DSHEA is an acronym that stands for the Dietary Supplement Health and Education Act of 1994. This law grants the FDA adequate legal authority and enforcement capabilities to safeguard consumers, yet allowing them the freedom to access a wide range of inexpensive, high quality, and secure dietary supplement products.
Under this legislation, the DSHEA categorized dietary supplements as food. It also ordered that ingredients in dietary supplements could not be “regulated” as food additives. Furthermore, before companies market “a new dietary ingredient”, manufacturers are required to submit a “New Dietary Ingredient Notification” (NDI) to the FDA in order to judge that the ingredient to be used “is reasonably expected to be safe.”
The DSHEA also gave the FDA enforcement authority to remove products from the market if they are deemed unsafe with the potential risk of illness or injury.
Scott Bass, an attorney who leads Sidley Austen’s LLP’s Global Life Sciences team, was a key player in the development of the DSHEA. Bass, along with Pieter Cohen, an internist at Cambridge Health Alliance and associate professor of medicine at Harvard Medical School, co-authored a paper in the New England Journal of Medicine. This paper proposed a requirement that all manufacturers submit all new dietary ingredients or NDI’s to the FDA for review.
DSHEA No Longer Adequate
Cohen has been a staunch critic of the DSHEA, as he questions its competency to protect consumers. Through his extensive scientific research, he has detected “safety-related concerns” over many products sold as supplements.
The supplement industry’s origins were a small and unassuming market that has exploded into a more complex industry.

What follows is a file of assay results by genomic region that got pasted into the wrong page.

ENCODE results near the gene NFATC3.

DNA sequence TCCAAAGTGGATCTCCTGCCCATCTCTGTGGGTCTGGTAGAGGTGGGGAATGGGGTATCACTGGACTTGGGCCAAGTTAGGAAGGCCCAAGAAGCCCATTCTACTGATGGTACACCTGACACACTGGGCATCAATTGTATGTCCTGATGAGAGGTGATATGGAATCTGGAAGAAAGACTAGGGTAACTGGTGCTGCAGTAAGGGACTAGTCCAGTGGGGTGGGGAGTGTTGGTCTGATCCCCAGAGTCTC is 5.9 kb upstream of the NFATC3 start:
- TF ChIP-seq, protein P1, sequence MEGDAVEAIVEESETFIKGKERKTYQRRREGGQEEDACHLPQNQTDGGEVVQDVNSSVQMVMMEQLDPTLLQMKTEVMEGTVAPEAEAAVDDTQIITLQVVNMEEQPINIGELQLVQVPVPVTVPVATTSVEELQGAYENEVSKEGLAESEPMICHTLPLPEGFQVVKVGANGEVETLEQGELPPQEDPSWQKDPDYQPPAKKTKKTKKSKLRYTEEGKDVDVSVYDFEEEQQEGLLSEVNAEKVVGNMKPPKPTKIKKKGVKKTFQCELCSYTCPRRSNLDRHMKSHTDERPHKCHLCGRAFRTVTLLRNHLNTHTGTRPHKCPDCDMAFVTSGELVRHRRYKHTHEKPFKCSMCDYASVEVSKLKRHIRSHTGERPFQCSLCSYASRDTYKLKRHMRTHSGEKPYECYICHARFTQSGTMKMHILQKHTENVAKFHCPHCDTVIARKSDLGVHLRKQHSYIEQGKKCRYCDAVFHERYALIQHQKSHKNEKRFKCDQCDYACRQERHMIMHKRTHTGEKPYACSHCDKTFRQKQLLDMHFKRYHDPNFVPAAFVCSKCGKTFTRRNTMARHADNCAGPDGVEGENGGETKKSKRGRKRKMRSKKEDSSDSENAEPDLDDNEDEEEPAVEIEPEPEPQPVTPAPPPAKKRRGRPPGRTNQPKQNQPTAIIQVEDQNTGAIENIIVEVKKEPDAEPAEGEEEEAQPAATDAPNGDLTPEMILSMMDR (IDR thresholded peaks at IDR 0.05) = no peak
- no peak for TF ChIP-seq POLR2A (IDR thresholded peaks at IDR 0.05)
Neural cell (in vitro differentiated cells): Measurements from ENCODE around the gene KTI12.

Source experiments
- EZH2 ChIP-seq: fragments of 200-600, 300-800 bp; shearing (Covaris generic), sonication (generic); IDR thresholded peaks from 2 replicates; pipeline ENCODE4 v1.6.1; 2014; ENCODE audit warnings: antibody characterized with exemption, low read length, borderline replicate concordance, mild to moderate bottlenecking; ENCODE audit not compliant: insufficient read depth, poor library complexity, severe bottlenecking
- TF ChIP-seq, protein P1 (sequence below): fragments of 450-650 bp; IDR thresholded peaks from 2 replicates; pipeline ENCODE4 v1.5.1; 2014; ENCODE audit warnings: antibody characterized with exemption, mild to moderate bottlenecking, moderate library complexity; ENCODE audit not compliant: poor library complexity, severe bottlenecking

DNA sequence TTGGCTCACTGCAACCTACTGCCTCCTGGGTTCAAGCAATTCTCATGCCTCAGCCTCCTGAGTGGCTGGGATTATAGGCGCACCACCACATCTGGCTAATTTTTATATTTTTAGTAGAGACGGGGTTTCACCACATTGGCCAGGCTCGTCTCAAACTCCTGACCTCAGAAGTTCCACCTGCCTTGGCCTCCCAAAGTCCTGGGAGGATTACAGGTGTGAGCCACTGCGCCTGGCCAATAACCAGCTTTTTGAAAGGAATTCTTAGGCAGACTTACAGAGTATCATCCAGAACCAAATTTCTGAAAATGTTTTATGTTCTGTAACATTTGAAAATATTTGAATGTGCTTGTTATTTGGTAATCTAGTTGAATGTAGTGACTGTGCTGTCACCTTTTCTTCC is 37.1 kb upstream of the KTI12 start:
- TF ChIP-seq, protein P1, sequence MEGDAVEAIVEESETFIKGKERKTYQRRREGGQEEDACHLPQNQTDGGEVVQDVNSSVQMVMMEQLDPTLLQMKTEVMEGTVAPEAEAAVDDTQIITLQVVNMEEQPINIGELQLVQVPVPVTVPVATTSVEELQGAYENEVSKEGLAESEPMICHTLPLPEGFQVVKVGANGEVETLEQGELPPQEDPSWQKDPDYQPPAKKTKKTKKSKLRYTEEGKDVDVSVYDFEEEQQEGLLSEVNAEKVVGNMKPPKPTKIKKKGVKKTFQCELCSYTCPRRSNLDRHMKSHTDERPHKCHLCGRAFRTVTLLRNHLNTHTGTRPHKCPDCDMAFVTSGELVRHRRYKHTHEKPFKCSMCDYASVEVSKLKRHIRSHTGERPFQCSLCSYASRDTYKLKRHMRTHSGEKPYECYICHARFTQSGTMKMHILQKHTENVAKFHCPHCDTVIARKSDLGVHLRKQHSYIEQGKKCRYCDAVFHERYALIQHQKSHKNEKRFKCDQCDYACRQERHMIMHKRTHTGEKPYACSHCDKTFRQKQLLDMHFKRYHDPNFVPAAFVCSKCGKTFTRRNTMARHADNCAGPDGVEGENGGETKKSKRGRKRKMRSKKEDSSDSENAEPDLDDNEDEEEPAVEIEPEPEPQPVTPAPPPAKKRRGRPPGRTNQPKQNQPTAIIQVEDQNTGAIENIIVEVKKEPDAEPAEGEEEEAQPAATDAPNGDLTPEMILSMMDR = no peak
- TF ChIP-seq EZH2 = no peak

Bass and Cohen stated in the article:
“Today, this law does not adequately protect the public. Since it was written, the supplement industry has been reshaped by Internet sales and an increasingly complex global supply of new substances. What was a $[US]4 billion market in 1994 with a few thousand products has grown into a more than $40 billion market with tens of thousands of dietary supplements.”
According to the authors, the FDA does not review the majority of these ingredients, despite the clear mandates given in the new dietary ingredients requirement of the DSHEA.
Eliminating The Loophole
The paper also seeks to eliminate an exception within the DSHEA to the NDI notification or (NDIN) mandate. This loophole has essentially taken over, if not overridden the law. The DSHEA set out to allow this exception be used “infrequently”, but apparently, the verbiage within the law is not clear. It was not meant to be used for new chemicals, synthetic compounds, or combinations. However, the FDA seems to have approved this loophole to allow numerous substances to be released without submitting safety data.
Industry experts agree that more dietary ingredient notifications should have been filed with the FDA in the last 25 years. However, the FDA defends its position that it is oblivious to the number of dietary supplements on the market since there is no requirement to be listed with the government.
It is difficult to pinpoint where the weak link lies within the supplements industry. Is it the effectiveness of the NDI process? Does it originate from weakness within the law itself? Or does it center around the fact that the FDA has failed to enforce its requirements? For now, it is without question that the industry should act responsibly and protect its consumers.